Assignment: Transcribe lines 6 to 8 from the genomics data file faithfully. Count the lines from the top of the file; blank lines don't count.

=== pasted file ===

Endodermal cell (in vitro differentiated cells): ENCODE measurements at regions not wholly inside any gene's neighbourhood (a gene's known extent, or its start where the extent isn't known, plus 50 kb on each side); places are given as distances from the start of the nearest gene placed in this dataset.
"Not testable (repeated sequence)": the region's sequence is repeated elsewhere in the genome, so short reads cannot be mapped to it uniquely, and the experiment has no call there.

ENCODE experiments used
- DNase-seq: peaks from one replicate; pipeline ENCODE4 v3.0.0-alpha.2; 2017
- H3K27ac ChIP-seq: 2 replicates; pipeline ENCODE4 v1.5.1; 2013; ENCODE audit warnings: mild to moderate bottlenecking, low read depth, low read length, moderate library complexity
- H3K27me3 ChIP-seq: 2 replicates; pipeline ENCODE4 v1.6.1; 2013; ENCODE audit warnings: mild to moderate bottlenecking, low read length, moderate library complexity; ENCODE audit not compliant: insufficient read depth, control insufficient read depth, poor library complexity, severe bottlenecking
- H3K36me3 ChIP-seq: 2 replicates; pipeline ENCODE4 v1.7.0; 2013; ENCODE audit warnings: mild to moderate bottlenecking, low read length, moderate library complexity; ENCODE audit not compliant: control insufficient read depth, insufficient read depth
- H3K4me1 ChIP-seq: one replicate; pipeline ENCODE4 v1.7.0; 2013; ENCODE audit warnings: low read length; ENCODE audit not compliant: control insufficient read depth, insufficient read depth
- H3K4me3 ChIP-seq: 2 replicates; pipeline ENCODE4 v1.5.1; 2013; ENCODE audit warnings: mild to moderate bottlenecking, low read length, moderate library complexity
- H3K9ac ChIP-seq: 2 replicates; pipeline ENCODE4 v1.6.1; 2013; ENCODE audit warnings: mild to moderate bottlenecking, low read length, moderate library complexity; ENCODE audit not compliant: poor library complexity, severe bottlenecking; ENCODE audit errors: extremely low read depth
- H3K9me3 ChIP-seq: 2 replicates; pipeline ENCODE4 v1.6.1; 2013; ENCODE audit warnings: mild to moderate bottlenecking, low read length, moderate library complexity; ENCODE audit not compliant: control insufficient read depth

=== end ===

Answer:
- H3K27me3 ChIP-seq: 2 replicates; pipeline ENCODE4 v1.6.1; 2013; ENCODE audit warnings: mild to moderate bottlenecking, low read length, moderate library complexity; ENCODE audit not compliant: insufficient read depth, control insufficient read depth, poor library complexity, severe bottlenecking
- H3K36me3 ChIP-seq: 2 replicates; pipeline ENCODE4 v1.7.0; 2013; ENCODE audit warnings: mild to moderate bottlenecking, low read length, moderate library complexity; ENCODE audit not compliant: control insufficient read depth, insufficient read depth
- H3K4me1 ChIP-seq: one replicate; pipeline ENCODE4 v1.7.0; 2013; ENCODE audit warnings: low read length; ENCODE audit not compliant: control insufficient read depth, insufficient read depth